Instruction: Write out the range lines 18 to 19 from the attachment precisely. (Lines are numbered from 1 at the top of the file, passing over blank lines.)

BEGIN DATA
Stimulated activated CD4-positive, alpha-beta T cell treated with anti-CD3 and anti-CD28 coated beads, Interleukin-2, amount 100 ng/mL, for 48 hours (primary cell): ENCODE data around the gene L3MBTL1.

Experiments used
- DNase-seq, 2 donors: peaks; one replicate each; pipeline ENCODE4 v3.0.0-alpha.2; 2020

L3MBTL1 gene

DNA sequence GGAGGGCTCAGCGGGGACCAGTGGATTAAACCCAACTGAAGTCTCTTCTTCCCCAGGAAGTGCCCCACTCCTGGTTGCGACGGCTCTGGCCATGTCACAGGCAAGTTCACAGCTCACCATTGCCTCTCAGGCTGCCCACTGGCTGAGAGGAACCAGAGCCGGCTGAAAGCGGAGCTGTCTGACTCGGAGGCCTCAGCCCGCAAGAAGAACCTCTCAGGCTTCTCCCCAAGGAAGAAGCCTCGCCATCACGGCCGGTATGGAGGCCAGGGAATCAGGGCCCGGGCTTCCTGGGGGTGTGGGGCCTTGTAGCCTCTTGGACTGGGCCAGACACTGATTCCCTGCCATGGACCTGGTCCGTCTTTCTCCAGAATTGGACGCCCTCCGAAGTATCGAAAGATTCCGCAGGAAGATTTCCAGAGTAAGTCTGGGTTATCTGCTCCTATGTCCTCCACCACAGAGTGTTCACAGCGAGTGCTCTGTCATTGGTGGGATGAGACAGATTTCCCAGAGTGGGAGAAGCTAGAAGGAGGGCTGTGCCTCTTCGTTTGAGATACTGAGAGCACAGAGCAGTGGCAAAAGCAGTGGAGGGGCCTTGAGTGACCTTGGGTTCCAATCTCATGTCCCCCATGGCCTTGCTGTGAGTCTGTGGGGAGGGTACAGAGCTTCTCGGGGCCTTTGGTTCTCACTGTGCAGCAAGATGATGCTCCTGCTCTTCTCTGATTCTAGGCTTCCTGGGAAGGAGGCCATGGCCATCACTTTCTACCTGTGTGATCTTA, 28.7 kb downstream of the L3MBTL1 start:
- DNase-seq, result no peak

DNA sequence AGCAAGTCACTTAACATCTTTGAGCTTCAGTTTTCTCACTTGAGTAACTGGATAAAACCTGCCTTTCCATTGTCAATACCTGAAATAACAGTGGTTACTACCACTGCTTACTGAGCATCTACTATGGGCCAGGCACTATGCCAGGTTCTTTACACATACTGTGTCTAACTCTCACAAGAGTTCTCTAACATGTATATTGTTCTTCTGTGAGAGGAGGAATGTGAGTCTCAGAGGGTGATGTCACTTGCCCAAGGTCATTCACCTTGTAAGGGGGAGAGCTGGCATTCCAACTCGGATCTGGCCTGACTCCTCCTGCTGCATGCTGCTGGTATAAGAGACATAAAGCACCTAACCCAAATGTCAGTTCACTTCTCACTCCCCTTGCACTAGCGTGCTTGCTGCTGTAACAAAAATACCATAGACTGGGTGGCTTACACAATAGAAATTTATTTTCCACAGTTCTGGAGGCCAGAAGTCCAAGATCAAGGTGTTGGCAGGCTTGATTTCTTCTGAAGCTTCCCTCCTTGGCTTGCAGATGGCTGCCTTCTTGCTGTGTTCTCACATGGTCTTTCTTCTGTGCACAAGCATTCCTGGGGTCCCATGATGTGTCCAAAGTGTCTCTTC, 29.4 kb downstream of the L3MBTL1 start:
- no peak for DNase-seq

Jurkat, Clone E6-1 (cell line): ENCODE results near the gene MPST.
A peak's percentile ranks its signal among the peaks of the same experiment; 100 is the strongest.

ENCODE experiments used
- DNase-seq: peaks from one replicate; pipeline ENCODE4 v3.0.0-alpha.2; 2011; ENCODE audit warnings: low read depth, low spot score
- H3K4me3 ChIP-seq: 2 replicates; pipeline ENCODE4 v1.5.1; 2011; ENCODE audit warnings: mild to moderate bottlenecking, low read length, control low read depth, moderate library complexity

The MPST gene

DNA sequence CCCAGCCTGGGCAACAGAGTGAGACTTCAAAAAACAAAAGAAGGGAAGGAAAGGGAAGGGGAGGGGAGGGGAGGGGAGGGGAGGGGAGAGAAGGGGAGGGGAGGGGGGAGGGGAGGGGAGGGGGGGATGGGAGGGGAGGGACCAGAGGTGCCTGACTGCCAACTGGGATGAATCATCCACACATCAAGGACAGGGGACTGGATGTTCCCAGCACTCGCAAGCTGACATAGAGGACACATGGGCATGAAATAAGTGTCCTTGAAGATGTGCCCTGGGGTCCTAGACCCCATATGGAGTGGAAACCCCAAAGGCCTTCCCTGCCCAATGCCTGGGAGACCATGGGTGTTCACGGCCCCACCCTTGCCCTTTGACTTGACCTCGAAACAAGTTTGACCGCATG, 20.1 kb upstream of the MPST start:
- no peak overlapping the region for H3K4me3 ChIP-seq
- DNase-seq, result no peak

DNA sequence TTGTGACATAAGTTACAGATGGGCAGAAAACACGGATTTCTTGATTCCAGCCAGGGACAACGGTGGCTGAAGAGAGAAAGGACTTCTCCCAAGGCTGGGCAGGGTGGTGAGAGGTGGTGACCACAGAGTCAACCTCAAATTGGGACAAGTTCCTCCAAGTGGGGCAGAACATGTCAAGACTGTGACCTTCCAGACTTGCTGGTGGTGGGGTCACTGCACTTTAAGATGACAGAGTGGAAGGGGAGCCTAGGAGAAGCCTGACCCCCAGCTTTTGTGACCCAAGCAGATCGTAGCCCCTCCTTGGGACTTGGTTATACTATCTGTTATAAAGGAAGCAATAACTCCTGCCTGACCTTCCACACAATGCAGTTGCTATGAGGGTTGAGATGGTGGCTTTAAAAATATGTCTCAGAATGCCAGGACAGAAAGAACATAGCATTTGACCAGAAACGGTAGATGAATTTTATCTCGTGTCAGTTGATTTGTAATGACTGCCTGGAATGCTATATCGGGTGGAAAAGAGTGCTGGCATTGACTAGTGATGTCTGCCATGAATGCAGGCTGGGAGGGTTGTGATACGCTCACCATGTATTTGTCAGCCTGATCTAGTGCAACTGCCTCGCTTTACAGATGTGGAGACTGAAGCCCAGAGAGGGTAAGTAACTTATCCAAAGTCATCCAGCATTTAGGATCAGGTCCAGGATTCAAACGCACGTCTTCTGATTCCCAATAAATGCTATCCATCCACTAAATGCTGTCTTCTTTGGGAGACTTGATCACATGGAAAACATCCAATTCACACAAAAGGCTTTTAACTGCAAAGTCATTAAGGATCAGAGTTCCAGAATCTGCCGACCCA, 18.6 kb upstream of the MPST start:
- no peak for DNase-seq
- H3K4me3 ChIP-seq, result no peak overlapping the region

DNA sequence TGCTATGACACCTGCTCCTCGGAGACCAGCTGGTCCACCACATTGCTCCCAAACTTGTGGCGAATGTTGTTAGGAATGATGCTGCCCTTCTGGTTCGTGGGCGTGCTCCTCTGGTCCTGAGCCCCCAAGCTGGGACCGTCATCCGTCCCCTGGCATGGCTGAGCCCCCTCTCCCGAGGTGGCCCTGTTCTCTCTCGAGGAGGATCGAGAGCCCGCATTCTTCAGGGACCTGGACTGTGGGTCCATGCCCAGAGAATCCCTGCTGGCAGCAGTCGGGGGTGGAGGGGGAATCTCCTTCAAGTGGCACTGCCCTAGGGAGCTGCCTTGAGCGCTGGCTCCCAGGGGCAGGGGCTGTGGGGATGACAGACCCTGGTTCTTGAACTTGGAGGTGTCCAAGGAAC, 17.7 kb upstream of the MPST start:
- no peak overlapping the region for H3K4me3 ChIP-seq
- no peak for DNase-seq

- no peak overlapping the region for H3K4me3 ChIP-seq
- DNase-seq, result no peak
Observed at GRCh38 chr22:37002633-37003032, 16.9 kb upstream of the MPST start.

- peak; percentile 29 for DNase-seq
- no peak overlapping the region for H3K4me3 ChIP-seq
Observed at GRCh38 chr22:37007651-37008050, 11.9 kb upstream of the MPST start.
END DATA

DNA sequence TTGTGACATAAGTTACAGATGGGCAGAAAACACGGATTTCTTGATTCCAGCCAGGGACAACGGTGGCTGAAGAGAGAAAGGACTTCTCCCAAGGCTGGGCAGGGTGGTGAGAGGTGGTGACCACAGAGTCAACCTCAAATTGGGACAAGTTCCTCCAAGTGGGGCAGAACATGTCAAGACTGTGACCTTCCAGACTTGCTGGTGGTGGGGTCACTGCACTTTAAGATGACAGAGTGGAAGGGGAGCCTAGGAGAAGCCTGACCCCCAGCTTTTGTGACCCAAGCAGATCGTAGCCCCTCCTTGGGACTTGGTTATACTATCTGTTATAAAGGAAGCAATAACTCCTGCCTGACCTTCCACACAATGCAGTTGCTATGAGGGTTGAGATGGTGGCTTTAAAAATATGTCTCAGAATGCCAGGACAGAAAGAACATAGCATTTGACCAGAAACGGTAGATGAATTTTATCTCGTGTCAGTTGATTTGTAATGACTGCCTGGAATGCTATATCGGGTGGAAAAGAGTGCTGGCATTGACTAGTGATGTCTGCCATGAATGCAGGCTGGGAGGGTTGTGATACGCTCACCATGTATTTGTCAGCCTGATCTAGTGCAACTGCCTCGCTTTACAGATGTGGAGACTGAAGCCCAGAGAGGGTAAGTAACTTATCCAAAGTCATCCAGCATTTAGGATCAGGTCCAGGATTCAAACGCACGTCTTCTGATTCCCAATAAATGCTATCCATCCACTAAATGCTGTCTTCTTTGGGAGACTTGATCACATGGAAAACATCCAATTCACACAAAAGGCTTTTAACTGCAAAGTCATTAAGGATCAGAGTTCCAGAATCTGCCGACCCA, 18.6 kb upstream of the MPST start:
- no peak for DNase-seq